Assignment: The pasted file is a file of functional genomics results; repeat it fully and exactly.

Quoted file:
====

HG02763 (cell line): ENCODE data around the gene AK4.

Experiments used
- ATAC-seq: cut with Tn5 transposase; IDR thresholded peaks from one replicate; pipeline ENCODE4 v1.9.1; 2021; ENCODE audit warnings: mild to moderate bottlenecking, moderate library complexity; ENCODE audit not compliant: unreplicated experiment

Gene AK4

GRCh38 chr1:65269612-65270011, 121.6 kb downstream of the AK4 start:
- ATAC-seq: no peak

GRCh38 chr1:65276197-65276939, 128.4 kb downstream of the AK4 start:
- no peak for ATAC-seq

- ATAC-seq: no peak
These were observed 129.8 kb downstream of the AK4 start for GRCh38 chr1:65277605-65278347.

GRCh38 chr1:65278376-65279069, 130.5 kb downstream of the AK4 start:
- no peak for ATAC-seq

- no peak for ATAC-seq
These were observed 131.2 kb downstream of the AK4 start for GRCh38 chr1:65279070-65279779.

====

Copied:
HG02763 (cell line): ENCODE data around the gene AK4.

Experiments used
- ATAC-seq: cut with Tn5 transposase; IDR thresholded peaks from one replicate; pipeline ENCODE4 v1.9.1; 2021; ENCODE audit warnings: mild to moderate bottlenecking, moderate library complexity; ENCODE audit not compliant: unreplicated experiment

Gene AK4

GRCh38 chr1:65269612-65270011, 121.6 kb downstream of the AK4 start:
- ATAC-seq: no peak

GRCh38 chr1:65276197-65276939, 128.4 kb downstream of the AK4 start:
- no peak for ATAC-seq

- ATAC-seq: no peak
These were observed 129.8 kb downstream of the AK4 start for GRCh38 chr1:65277605-65278347.

GRCh38 chr1:65278376-65279069, 130.5 kb downstream of the AK4 start:
- no peak for ATAC-seq

- no peak for ATAC-seq
These were observed 131.2 kb downstream of the AK4 start for GRCh38 chr1:65279070-65279779.